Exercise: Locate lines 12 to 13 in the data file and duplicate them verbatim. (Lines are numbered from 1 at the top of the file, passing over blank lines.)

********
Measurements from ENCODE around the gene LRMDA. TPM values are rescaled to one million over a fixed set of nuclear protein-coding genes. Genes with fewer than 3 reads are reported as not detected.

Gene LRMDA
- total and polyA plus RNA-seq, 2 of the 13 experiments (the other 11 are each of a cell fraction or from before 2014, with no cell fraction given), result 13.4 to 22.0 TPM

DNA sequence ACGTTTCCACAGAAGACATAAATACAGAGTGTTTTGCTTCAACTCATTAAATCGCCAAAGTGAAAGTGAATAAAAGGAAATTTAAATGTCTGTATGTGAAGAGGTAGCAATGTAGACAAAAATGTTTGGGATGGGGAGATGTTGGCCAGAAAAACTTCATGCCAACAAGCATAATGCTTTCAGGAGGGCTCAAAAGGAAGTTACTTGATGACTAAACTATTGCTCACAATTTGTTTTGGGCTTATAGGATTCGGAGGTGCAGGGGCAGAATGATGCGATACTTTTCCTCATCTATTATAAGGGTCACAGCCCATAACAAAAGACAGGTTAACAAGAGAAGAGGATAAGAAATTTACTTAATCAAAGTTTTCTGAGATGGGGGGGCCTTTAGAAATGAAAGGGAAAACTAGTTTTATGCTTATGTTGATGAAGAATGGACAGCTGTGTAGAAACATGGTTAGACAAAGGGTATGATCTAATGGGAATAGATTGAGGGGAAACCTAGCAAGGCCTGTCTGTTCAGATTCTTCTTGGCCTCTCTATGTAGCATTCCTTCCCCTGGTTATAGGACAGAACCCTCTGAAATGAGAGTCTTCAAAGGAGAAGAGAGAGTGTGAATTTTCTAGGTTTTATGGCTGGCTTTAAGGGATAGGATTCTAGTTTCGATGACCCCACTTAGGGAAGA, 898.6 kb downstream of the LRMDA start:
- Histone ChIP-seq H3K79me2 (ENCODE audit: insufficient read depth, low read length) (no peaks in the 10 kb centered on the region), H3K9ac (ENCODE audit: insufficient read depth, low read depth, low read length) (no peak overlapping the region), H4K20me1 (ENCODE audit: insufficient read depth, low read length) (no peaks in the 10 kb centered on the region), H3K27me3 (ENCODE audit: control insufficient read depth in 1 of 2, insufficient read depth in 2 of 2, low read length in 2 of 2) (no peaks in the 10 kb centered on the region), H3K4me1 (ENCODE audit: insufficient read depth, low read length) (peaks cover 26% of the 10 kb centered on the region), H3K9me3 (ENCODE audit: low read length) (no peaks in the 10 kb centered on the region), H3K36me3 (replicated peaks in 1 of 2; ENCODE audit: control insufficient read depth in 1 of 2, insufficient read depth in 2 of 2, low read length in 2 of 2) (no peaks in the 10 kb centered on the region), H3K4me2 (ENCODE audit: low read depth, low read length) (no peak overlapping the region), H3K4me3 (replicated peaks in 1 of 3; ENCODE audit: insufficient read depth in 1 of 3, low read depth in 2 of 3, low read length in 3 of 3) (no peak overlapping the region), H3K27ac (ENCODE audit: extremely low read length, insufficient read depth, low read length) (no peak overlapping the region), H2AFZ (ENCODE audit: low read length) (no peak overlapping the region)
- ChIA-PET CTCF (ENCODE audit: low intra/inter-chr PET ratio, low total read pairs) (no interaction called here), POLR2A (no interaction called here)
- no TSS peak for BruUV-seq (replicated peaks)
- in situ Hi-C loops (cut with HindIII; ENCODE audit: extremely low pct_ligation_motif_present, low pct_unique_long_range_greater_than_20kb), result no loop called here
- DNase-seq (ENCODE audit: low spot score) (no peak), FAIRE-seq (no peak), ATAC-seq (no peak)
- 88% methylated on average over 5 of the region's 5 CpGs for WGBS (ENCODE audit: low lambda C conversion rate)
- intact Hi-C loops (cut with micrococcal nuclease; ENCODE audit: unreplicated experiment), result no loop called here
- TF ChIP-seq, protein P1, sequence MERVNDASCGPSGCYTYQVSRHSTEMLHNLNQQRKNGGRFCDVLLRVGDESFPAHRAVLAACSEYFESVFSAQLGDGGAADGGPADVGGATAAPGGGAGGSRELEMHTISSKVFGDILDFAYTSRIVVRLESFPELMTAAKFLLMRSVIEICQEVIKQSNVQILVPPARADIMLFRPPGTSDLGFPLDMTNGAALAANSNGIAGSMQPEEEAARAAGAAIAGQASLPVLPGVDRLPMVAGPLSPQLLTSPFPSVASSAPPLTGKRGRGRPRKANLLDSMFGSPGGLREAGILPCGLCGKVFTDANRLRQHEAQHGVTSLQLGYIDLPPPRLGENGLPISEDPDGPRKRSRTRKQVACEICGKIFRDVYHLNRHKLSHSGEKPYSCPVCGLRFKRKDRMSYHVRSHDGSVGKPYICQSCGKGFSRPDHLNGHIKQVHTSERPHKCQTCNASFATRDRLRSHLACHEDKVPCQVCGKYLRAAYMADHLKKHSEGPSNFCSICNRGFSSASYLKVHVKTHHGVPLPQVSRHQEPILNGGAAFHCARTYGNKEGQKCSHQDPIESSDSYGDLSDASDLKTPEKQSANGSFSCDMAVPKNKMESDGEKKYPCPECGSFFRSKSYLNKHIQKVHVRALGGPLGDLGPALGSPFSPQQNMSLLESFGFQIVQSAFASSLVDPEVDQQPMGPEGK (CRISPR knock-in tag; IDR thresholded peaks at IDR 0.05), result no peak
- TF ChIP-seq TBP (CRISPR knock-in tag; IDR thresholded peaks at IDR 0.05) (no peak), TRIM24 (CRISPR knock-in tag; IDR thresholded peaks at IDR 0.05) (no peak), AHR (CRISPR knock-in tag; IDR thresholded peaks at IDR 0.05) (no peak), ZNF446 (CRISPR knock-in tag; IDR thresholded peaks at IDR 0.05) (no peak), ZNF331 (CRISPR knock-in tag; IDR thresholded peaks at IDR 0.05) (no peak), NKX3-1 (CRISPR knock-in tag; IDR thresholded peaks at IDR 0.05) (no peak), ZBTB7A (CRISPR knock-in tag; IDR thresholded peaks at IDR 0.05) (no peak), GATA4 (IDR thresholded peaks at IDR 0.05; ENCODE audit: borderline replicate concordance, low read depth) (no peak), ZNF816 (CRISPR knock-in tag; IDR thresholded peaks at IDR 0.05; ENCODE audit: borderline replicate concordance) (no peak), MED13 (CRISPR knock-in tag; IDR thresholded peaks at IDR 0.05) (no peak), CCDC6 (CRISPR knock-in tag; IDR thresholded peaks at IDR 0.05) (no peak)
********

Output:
- TF ChIP-seq, protein P1, sequence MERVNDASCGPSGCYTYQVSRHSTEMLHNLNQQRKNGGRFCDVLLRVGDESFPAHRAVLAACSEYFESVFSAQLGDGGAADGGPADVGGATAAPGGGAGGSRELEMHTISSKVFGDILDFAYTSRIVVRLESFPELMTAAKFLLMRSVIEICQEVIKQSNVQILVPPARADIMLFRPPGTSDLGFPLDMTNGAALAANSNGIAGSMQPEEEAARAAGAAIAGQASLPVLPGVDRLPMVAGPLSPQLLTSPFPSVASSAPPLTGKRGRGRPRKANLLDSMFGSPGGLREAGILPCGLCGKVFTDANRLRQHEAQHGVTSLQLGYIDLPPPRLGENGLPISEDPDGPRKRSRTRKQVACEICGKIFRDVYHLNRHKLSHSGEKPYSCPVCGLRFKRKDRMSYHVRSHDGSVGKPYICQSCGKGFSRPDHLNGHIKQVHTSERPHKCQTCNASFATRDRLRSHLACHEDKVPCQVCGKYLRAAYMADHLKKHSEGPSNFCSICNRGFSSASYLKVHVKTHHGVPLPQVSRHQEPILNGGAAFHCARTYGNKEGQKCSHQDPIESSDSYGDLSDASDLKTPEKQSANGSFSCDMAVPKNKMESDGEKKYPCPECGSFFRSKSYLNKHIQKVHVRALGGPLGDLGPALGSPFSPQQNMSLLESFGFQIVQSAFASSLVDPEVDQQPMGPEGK (CRISPR knock-in tag; IDR thresholded peaks at IDR 0.05), result no peak
- TF ChIP-seq TBP (CRISPR knock-in tag; IDR thresholded peaks at IDR 0.05) (no peak), TRIM24 (CRISPR knock-in tag; IDR thresholded peaks at IDR 0.05) (no peak), AHR (CRISPR knock-in tag; IDR thresholded peaks at IDR 0.05) (no peak), ZNF446 (CRISPR knock-in tag; IDR thresholded peaks at IDR 0.05) (no peak), ZNF331 (CRISPR knock-in tag; IDR thresholded peaks at IDR 0.05) (no peak), NKX3-1 (CRISPR knock-in tag; IDR thresholded peaks at IDR 0.05) (no peak), ZBTB7A (CRISPR knock-in tag; IDR thresholded peaks at IDR 0.05) (no peak), GATA4 (IDR thresholded peaks at IDR 0.05; ENCODE audit: borderline replicate concordance, low read depth) (no peak), ZNF816 (CRISPR knock-in tag; IDR thresholded peaks at IDR 0.05; ENCODE audit: borderline replicate concordance) (no peak), MED13 (CRISPR knock-in tag; IDR thresholded peaks at IDR 0.05) (no peak), CCDC6 (CRISPR knock-in tag; IDR thresholded peaks at IDR 0.05) (no peak)